If you’ve recently purchased or browsed for your next gun, you may have considered Sig vs. GLOCK. The two manufacturers are powerhouses in the industry, each boasting a rich history and unique design that many are drawn toward. So, what makes the two different? How good of a brand is Sig Sauer? Who made GLOCK? It is important, especially for gun enthusiasts and those looking to make their next big purchase, that you understand the difference between the two.
In this blog, we’ll dive into the histories of each brand and how they developed their styles, hopefully arming you with the knowledge to make an informed decision when selecting your next firearm.
A History of Sig vs. GLOCK
Let’s start by answering: Who made GLOCK? GLOCK Ges.m.b.H was founded in 1963 by Gaston Glock, an Austrian engineer and businessman. In 1986, the company committed to the American market by opening its U.S. headquarters in Smyrna, Georgia. Initially focusing on non-firearm products like machine gun casings and knives, GLOCK began producing semi-automatic pistols in the early 1980s as the needs of the Austrian military changed.
GLOCK’s lightweight polymer frame and internal safety system revolutionized the industry, making the brand a favorite for law enforcement, military agencies, and civilians over time. Today, GLOCK’s reliability, durability, and ease of use keep consumers returning en masse.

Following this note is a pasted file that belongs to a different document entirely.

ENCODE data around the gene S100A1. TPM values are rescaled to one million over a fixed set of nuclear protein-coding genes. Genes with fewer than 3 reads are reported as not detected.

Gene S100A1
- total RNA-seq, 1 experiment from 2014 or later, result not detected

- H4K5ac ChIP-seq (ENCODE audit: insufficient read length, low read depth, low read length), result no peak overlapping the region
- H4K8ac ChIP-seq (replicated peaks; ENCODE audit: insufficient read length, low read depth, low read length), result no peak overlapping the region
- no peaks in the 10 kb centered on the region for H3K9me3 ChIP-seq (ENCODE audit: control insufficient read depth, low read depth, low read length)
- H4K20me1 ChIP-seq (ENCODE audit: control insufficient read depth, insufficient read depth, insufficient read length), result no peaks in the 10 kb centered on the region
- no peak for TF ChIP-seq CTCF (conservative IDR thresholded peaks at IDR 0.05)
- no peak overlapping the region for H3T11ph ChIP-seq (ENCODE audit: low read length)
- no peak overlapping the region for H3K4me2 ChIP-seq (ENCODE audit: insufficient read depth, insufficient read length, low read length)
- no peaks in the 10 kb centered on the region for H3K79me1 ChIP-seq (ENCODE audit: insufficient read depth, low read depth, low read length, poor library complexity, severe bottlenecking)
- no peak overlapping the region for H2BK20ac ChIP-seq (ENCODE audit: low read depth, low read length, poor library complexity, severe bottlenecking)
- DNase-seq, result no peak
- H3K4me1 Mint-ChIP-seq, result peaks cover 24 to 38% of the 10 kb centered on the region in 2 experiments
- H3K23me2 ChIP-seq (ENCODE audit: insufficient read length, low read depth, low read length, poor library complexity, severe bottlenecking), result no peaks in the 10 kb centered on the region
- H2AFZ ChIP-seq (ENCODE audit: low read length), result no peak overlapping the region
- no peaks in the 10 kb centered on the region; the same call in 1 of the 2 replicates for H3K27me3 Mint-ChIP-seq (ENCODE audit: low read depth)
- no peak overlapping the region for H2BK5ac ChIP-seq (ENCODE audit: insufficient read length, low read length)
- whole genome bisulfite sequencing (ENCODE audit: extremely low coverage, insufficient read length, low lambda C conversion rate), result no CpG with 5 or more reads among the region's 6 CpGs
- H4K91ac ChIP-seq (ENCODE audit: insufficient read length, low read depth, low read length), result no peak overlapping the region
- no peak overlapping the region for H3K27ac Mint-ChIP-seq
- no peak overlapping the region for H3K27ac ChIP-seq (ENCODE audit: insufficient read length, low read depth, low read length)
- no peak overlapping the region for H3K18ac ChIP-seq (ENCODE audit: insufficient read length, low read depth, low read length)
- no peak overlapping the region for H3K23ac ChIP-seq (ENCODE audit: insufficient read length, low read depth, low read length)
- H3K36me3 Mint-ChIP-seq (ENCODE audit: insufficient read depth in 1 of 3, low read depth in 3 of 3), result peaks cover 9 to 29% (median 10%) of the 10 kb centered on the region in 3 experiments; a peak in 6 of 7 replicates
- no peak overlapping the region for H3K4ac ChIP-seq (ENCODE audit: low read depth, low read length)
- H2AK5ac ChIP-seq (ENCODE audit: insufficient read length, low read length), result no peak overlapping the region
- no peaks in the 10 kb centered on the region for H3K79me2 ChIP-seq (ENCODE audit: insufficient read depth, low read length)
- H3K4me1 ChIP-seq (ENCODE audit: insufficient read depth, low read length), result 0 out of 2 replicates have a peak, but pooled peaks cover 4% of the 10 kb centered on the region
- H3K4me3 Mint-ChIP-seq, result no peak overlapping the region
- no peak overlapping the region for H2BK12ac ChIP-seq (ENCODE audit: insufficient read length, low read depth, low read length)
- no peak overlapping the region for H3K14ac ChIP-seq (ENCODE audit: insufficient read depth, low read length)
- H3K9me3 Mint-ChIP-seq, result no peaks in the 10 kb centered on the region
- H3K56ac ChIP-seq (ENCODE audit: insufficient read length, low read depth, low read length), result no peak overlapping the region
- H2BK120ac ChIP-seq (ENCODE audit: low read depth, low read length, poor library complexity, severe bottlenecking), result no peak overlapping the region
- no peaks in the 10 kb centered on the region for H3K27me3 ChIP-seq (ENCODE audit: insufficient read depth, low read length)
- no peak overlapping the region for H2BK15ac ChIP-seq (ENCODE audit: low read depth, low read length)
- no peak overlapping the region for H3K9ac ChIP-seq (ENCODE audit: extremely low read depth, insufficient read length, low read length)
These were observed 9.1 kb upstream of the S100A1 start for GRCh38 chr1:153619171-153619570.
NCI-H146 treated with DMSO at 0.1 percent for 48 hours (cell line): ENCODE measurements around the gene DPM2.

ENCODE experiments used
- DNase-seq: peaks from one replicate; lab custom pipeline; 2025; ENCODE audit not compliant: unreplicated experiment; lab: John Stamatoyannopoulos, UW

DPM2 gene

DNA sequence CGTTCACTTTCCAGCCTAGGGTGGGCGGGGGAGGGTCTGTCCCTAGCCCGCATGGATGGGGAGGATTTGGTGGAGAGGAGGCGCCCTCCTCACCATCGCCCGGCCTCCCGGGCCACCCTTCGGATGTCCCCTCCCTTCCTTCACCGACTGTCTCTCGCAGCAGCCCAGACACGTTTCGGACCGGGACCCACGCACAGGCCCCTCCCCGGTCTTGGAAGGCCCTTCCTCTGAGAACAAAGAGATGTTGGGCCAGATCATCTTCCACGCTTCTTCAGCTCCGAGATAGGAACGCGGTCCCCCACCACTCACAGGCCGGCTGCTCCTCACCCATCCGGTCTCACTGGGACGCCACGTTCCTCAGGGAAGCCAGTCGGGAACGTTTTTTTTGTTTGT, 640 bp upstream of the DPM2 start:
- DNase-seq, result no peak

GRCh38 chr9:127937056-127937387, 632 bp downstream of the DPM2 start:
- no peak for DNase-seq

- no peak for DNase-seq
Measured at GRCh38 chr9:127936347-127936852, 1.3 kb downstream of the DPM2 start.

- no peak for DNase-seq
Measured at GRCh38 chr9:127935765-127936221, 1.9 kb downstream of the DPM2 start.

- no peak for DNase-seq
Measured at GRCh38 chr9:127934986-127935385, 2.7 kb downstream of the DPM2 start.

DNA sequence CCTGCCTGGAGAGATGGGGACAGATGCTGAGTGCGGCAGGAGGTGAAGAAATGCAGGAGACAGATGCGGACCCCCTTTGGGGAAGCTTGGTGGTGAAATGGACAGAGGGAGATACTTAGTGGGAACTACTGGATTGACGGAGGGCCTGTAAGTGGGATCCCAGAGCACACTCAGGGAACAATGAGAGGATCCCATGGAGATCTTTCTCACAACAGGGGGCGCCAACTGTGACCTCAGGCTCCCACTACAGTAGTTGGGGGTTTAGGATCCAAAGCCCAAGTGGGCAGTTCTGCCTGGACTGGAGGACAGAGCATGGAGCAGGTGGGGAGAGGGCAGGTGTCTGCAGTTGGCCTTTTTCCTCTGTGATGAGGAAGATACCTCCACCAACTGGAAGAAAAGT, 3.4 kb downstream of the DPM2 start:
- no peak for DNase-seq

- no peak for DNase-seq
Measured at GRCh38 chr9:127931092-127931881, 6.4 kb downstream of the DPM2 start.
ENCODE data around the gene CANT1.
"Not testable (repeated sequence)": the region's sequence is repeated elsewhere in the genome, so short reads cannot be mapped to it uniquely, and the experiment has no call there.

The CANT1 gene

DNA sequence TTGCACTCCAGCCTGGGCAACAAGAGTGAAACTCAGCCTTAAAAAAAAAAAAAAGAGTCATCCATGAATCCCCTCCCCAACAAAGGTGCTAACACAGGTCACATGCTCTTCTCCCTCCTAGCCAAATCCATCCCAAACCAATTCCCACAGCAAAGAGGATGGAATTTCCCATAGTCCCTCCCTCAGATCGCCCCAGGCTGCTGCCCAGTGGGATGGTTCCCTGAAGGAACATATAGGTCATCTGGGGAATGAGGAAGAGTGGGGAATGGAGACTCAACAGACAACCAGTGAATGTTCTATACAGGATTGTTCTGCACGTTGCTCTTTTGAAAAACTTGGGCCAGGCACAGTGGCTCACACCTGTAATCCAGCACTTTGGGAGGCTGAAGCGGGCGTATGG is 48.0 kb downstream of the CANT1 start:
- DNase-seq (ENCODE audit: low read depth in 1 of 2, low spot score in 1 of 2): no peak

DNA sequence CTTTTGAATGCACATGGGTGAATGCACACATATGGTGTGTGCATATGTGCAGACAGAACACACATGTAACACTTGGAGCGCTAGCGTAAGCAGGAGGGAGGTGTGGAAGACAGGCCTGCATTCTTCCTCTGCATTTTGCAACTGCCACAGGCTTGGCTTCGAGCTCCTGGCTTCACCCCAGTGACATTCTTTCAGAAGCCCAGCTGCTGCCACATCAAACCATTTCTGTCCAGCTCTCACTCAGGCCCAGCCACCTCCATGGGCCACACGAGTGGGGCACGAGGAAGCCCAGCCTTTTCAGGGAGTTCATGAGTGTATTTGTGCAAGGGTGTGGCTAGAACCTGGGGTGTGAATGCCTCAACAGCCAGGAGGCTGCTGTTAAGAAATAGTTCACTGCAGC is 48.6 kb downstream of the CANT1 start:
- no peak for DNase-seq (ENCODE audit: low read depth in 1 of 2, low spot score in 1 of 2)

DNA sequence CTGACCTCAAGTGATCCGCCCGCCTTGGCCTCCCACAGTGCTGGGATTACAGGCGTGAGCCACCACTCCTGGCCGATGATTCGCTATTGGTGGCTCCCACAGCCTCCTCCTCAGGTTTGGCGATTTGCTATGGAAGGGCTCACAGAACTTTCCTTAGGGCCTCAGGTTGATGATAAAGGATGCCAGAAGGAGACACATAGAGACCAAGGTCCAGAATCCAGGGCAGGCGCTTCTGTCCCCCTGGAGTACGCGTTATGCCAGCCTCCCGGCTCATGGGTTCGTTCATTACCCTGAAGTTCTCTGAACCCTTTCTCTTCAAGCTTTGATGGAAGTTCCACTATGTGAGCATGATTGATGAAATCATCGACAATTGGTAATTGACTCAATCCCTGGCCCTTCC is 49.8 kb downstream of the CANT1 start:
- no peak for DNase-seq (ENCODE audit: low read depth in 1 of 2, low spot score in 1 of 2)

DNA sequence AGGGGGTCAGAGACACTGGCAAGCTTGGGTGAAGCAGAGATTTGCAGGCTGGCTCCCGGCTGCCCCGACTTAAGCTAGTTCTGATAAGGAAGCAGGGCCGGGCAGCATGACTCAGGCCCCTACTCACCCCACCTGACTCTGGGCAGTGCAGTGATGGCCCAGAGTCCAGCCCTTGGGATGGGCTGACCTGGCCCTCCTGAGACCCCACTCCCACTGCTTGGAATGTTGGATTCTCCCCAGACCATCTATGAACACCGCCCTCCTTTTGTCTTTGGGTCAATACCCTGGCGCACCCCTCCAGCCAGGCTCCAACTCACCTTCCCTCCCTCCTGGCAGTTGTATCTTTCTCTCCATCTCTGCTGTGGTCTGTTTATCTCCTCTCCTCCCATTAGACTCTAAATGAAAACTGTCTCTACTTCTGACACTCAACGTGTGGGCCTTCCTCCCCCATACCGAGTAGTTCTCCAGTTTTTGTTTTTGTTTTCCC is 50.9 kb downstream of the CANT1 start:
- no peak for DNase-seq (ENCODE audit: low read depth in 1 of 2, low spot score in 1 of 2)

Continuing in the Sig vs. GLOCK debate, the Sig Sauer we know today was created in the 1970s when the Swiss Schweizerische Industrie Gesellschaft (SIG) merged with German firearms manufacturer J.P. Sauer & Sohn. The brand, for good reason, is one of the most well-respected firearms companies in the world. Its history goes back to the 1800s when Friedrich Peyer im Hof, Heinrich Moser, and Conrad Neher set out to develop a state-of-the-art rifle that would be used by the Swiss Army. Today, the company employs over 1,200 and, like GLOCK, is a popular choice for law enforcement and military units. For decades, the Navy SEALs used the popular P226 as their sidearm of choice before switching to the G19 in 2016.
Sig Sauer vs. GLOCK: A Comparison
Now that we’ve discussed the history, let’s talk performance. While GLOCK and Sig guns are both designed for reliability and precision, there are many factors that differentiate the two, including weight and ergonomics.
GLOCK guns are renowned for their simplicity and durability. In fact, models are made from an average of just 35 parts. The minimalistic design makes GLOCKs easier to maintain and may help reduce malfunctions. Sig, on the other hand, prioritizes craftsmanship and user experience. It’s why many say that Sig wins the looks battle every time. If you are a fan of aesthetics, Sig may be the best choice for you when analyzing Sig vs. GLOCK.
While the two brands are different in many ways, aftermarket customization options are an area where both give users an extensive selection. Glock and Sig pistols have sizeable aftermarket support, making it easier to find and install custom parts and accessories. This support allows their owners to personalize their firearms to better suit their preferences and needs.